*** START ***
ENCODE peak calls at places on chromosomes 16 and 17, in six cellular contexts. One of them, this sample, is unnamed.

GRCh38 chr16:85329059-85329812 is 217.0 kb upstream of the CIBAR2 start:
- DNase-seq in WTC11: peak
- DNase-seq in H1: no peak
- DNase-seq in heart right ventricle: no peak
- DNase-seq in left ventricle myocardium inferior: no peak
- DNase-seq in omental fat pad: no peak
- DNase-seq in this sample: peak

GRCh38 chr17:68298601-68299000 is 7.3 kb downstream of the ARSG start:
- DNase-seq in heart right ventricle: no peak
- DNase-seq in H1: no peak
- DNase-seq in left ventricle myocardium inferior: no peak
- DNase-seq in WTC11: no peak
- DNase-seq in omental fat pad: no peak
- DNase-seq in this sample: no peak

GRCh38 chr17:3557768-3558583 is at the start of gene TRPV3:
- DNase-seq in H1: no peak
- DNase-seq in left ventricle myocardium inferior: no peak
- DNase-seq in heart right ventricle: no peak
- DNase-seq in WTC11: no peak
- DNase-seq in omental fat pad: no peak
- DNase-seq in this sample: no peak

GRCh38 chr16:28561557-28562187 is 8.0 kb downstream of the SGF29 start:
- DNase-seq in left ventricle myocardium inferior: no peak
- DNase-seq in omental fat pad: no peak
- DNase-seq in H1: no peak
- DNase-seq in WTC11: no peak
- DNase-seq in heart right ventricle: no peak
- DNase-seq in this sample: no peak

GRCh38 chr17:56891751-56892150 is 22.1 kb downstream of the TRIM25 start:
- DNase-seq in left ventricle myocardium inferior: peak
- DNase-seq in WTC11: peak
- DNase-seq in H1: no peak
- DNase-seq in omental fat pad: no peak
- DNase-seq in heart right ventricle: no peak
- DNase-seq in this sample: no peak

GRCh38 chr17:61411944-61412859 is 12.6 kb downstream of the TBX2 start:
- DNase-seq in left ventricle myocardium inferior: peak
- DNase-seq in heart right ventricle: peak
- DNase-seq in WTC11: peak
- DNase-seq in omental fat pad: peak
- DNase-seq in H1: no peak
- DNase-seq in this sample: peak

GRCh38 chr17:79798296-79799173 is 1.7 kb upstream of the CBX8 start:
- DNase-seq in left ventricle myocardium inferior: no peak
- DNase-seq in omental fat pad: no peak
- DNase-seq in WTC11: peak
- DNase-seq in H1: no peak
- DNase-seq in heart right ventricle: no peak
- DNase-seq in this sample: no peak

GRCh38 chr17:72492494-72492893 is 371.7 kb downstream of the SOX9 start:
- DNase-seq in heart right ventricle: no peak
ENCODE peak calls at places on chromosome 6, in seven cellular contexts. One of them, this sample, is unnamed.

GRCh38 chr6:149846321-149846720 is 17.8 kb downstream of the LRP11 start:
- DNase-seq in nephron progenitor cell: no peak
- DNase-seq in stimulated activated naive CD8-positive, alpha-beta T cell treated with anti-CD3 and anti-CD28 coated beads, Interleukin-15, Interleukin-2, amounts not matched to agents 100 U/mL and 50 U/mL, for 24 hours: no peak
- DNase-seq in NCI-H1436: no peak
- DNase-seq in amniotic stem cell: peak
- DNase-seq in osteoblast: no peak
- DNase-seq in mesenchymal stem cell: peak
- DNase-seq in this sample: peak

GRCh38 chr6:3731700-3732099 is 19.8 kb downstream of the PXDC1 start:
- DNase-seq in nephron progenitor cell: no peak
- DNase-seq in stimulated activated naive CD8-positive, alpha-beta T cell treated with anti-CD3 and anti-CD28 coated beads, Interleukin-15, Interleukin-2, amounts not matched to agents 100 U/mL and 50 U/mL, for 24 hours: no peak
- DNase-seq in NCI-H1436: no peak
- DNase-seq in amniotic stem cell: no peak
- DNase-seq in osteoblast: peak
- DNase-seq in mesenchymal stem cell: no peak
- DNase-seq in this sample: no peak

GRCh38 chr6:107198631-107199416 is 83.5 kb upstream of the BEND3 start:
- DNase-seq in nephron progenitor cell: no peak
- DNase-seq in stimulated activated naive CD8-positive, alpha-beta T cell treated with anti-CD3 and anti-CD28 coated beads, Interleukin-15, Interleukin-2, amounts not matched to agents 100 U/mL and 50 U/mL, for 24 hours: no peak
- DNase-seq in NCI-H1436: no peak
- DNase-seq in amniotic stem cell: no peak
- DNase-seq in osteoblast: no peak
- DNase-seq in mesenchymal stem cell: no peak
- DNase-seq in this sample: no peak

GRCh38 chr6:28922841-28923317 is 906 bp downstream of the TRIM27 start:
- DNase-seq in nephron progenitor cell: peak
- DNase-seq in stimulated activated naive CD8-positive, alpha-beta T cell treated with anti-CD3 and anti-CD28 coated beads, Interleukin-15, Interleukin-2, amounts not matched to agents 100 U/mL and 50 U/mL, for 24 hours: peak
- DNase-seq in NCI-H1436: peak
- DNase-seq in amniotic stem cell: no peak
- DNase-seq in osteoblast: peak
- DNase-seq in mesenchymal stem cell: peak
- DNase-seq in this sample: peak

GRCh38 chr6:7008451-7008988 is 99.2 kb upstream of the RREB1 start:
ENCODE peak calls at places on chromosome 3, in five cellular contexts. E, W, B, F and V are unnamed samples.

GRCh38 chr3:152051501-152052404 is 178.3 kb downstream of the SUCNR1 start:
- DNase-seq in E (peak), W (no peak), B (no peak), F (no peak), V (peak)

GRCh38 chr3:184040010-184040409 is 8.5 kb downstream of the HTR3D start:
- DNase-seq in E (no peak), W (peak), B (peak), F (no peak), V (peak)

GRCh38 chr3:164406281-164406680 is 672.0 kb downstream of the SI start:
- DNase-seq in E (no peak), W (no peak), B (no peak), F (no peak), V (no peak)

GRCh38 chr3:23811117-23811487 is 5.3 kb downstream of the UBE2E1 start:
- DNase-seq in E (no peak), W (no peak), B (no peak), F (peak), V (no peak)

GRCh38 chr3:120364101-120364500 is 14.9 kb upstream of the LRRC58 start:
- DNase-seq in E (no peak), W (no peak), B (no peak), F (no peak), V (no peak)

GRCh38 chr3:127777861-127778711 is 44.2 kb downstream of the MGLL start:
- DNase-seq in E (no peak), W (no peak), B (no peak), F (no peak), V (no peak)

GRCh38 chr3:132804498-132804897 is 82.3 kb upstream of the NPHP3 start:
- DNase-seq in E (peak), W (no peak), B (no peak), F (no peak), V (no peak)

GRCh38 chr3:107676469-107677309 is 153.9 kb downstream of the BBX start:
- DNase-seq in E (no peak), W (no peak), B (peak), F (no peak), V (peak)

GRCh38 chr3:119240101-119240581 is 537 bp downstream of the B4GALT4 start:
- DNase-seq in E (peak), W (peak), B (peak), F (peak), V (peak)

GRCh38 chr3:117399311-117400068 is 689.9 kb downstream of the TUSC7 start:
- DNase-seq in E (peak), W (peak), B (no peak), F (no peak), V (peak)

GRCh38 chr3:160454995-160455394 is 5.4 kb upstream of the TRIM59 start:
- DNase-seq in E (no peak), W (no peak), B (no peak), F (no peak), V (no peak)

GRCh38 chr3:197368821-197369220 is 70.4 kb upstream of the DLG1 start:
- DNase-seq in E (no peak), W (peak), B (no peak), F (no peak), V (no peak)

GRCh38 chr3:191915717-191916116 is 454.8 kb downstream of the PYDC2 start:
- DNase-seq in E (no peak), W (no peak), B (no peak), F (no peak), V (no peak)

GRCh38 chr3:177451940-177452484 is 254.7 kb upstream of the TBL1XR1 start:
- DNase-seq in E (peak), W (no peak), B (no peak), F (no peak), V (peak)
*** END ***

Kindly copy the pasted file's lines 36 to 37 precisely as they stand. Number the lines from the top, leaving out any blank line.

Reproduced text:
- DNase-seq in this sample: no peak

GRCh38 chr17:61411944-61412859 is 12.6 kb downstream of the TBX2 start: